John Winn, son of John Winn and Helena Moore was born in Mohawk Valley, Montgomery Co., New York, 23 Feb. 1804. He was the oldest of three sons. His parents died when he was a young child, and he was reared in the home of his uncle in New York.He followed farming as a young man.
John Winn at the age of 24 married Christina Finch, daughter of Thaddeus and Elizabeth Bailey Finch. She was born 23 Jan. 1799 at Goshen, Orange Co., New York. They moved to Blakely, Luzerne Co., Penn. Soon after their arrival there, two L.D.S. missionaries came to their home. Their preaching impressed John very much, and he began investigating this new religion. Not being fully satisfied, he went to Kirtland, Ohio, the headquarters of the church. He was soon convinced of the truth of this new doctrine and was baptized a member of the Church of Jesus Christ of Latter-Day Saints on 30 June 1833 by Oliver Cowdery, at Kirtland, Ohio. His wife was not baptized on this day, as she gave birth to her third son, William Henry. She was baptized at a later date in 1833.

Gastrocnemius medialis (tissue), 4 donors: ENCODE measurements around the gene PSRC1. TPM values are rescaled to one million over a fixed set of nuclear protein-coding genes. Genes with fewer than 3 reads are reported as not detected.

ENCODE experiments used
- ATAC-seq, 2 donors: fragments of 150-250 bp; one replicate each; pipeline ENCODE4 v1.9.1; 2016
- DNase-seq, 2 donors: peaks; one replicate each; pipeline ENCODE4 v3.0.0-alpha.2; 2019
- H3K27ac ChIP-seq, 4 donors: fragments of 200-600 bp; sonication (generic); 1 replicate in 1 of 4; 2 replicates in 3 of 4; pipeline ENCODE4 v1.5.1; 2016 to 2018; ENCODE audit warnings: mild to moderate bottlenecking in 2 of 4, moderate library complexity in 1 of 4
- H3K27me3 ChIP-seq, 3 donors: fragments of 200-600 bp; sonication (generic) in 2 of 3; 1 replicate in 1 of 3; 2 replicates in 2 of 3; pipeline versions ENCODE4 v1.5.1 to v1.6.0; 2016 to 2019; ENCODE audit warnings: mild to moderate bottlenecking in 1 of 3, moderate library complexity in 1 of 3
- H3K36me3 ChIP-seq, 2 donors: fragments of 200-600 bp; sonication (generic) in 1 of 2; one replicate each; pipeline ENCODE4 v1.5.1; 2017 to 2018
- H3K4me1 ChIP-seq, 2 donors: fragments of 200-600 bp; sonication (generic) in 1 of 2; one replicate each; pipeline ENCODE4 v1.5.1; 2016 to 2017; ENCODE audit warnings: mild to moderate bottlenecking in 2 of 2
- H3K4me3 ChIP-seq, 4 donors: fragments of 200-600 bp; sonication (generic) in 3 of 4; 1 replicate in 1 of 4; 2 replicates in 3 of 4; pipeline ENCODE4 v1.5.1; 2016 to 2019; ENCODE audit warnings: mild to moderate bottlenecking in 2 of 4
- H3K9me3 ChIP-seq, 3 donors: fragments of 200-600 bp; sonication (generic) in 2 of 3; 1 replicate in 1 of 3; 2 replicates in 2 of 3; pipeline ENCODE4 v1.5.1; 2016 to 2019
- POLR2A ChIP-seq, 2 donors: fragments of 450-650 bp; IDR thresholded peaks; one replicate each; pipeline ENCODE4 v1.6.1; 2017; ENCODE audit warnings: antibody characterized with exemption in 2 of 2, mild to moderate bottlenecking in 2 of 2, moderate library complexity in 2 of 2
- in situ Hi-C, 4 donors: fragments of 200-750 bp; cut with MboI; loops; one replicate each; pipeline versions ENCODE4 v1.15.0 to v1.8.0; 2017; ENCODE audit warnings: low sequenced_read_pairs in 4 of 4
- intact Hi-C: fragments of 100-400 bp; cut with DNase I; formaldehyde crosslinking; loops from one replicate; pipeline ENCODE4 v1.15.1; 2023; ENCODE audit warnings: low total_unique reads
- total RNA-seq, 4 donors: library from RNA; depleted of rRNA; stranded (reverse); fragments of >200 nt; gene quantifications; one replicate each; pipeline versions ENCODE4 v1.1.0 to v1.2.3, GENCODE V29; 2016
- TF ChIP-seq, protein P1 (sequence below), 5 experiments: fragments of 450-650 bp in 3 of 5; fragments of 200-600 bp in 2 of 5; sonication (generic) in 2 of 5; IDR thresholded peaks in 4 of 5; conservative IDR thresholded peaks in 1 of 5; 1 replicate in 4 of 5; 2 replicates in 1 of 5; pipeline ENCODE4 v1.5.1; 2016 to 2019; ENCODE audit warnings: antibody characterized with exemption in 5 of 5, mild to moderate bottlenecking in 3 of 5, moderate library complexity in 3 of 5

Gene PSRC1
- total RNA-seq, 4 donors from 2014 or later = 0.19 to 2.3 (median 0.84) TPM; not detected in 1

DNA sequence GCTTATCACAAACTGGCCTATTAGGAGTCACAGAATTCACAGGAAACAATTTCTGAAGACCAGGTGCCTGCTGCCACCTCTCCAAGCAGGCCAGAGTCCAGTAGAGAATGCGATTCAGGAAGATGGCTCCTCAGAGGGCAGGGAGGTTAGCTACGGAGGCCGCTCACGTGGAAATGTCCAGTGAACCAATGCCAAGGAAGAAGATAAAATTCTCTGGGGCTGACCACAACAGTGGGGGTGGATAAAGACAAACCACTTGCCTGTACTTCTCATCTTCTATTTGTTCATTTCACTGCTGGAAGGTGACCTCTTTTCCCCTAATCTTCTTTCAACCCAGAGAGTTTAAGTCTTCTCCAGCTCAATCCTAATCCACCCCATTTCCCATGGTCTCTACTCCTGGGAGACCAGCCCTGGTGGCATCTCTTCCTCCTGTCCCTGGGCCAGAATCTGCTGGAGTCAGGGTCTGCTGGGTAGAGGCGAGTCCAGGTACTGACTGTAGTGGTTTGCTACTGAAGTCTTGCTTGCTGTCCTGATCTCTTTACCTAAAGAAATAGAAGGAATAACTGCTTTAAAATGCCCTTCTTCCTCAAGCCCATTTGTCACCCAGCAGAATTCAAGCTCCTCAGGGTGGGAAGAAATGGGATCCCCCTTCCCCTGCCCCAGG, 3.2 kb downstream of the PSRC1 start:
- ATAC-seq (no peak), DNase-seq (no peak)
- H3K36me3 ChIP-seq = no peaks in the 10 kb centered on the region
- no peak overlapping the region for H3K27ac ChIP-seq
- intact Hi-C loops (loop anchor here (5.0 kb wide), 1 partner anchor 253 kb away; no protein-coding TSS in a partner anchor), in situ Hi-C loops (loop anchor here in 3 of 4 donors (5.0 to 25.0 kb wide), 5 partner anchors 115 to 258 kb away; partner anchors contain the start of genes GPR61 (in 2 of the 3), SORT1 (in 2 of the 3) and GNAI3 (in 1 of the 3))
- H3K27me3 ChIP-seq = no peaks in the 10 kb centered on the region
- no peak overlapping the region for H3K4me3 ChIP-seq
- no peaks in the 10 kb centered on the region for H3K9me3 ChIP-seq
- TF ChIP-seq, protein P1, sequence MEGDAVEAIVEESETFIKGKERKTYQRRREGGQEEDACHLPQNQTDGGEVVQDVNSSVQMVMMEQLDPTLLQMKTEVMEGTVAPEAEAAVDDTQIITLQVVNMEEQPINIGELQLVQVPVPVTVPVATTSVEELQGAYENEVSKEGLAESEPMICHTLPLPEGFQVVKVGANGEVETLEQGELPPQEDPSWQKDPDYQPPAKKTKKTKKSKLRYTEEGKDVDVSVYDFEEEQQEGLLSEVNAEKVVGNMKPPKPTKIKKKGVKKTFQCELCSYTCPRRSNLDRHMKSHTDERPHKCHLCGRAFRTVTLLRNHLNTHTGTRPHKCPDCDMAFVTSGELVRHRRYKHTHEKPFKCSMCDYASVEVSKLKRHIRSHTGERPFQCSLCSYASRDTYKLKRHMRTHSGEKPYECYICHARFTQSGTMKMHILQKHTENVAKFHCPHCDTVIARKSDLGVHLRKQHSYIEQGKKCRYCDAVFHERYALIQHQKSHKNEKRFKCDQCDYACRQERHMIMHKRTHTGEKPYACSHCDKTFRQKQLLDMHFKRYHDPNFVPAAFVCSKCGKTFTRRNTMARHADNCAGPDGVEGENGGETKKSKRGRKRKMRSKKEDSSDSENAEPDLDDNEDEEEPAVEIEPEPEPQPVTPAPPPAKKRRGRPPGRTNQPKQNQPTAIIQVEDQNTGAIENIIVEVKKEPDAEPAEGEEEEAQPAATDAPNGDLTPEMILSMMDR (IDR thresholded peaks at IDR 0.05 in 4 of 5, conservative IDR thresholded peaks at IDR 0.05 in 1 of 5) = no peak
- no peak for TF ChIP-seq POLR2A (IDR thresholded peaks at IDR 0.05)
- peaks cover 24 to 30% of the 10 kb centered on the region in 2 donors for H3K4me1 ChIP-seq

John went back to his home in Penn. and began to dispose of his property and in the spring of 1836 moved to Kirtland. During their stay in Penn., they had four sons born to them:
Thomas Griffin, the oldest, born 20 Dec. 1829;
Walstein, 14 July 1831;
William Henry, 30 June 1833;
and James, 25 Nov. 1835.
On arriving at Kirt1and, they were counseled to continue on to Jackson Co., Missouri. They at once made purchase of land and a building lot, feeling they had located themselves where the Center Stake of Zion and the great temple would be built preparatory to the coming of the Savior. But to their surprise mobs gathered and drove them into other parts of the state. While located at Far West, Mo., another son, George Finch, was born 23 Dec. 1838.